— By Anat Kuznetzov-Zalmanson
During the Cold War the Iron Curtain was shut, leaving the people of the USSR hidden and isolated from the world. Many wanted to escape from this isolation but their rights and liberty had been taken away. The feature documentary “Next Year In Jerusalem” tells the story of a group of 15 Soviet civilians, mostly Jewish, who in 1970 had the courage to stand up and fight for their freedom. They plotted to charter a plane, throw out the pilots before takeoff, and fly it to Sweden, knowing they faced a huge risk of being captured or shot down. They proceeded in the hopes that this action would give them a platform to inform the world of the conditions behind the Iron Curtain. They were arrested near Leningrad, imprisoned in Siberian work camps and two of them where sentenced to death. However, their message got out and as a direct result of their bravery, world pressure forced the USSR to open its curtain and throughout the 1970’s 163,000 Jews were liberated from the USSR. It started with the action of a few, the few became many, and the echoes of their bravery have reverberated through history. This documentary, directed by the daughter of the group’s leaders, will tell the whole story for the first time.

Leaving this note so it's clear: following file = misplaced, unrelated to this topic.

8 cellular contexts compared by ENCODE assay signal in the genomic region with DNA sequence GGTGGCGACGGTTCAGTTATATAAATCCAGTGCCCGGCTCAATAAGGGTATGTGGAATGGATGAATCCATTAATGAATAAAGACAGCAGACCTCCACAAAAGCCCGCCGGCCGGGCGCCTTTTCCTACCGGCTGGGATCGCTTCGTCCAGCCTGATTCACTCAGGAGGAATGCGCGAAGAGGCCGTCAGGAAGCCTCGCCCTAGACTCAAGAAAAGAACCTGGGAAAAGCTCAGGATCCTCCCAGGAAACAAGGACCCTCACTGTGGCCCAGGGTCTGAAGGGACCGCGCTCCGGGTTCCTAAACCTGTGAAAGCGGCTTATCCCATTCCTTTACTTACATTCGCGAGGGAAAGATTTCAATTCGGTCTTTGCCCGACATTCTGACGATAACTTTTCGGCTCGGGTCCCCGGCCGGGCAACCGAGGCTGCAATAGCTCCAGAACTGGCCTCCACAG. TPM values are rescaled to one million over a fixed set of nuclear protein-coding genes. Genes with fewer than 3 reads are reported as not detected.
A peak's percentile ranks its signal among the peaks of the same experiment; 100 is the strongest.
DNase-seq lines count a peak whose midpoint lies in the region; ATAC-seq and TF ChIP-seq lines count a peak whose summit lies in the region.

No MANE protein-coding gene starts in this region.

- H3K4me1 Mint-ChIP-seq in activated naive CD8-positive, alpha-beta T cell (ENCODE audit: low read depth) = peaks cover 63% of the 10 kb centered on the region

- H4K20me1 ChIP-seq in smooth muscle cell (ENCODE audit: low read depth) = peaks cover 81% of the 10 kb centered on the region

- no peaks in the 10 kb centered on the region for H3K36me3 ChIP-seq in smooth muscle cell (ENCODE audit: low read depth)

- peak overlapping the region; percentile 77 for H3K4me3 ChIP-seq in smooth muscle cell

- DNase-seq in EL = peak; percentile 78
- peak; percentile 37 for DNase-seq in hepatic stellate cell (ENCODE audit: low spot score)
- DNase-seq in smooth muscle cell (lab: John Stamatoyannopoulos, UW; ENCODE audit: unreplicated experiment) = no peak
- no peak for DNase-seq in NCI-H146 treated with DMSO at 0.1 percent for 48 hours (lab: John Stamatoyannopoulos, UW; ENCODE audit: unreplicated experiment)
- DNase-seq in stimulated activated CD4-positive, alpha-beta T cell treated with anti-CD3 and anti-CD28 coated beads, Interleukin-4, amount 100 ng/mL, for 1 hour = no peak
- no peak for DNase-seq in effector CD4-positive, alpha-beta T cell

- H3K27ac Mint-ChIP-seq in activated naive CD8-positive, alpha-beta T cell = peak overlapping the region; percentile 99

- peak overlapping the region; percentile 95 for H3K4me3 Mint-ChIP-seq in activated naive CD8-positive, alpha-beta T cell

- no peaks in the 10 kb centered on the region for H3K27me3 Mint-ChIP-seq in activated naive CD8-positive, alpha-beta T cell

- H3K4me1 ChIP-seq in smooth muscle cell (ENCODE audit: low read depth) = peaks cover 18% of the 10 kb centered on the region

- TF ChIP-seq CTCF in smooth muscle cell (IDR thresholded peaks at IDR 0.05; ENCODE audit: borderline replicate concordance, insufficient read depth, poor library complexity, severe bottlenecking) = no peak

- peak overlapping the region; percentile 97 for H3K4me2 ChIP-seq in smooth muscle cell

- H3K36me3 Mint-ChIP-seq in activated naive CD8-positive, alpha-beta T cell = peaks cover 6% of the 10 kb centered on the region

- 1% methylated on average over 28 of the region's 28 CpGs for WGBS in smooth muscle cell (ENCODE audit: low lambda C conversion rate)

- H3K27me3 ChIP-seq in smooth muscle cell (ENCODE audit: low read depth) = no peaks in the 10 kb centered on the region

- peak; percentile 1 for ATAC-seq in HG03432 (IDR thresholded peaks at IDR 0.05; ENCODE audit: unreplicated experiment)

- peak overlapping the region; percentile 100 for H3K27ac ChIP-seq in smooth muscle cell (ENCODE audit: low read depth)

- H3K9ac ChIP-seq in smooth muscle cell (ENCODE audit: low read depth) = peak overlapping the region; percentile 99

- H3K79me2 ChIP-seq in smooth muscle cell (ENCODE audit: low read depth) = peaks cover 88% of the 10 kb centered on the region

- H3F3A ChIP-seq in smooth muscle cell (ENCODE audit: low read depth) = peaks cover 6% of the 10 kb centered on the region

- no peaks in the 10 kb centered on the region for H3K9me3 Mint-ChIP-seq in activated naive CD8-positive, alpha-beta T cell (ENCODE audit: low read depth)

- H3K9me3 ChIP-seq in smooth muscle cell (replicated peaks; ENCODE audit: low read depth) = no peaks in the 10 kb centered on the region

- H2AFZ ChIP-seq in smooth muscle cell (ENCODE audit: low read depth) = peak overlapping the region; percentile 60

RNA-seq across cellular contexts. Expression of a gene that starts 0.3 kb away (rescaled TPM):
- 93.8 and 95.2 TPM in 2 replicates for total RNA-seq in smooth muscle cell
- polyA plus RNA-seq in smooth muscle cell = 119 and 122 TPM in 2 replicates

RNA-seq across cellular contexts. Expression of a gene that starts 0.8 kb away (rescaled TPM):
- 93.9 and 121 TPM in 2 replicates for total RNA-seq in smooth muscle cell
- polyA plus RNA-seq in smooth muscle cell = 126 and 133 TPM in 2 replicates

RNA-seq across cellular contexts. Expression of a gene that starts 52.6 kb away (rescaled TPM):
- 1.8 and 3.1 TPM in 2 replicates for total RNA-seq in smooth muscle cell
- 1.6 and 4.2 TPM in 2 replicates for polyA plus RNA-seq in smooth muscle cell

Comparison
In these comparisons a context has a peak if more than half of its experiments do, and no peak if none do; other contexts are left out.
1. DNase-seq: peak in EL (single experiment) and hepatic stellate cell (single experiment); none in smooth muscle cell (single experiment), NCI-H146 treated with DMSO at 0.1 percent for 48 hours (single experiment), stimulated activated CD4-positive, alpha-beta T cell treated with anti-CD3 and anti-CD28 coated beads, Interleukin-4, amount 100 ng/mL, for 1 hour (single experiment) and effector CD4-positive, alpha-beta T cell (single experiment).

More after the jump.
This documentary contains interviews with most of the remaining members of the 16 freedom fighters, but focuses mainly on Sylva Zalmanson who was the face of the revolution, and Eduard Kuznetzov, who was the leader of the group and Sylva’s husband at the time.
“Next Year In Jerusalem” tells the courageous story of an ordinary woman who became the face of a revolution. Sylva Zalmanson was raised in Riga, Latvia during the height of Communism. Sylva remembers the atmosphere in Riga and most of the USSR, “was that of fear, lies and hypocrisy. We wanted to get rid of it and live in a free country and we envied everyone who was lucky enough to leave the place.” The words spoken at Passover, “Next Year in Jerusalem,” were written on Sylva’s heart from a young age. She was the only woman tried at the Leningrad trials of 1970, and was the first to take the stand. When the prosecutors tried to bribe her with a reduced sentence in return for a pleas of Amnesty she responded by saying “If you would not deny us our right to leave Russia, this group wouldn’t exist. We would just leave to Israel with no desire of hijacking a plane or any other thing that’s illegal. Even here, on trial, I still believe I’ll make it someday to Israel. I feel I’m the Jewish people’s heiress so I’ll quote our saying “Next Year In Jerusalem” and “If I forget thee, O Jerusalem, may my right hand forget her skill.”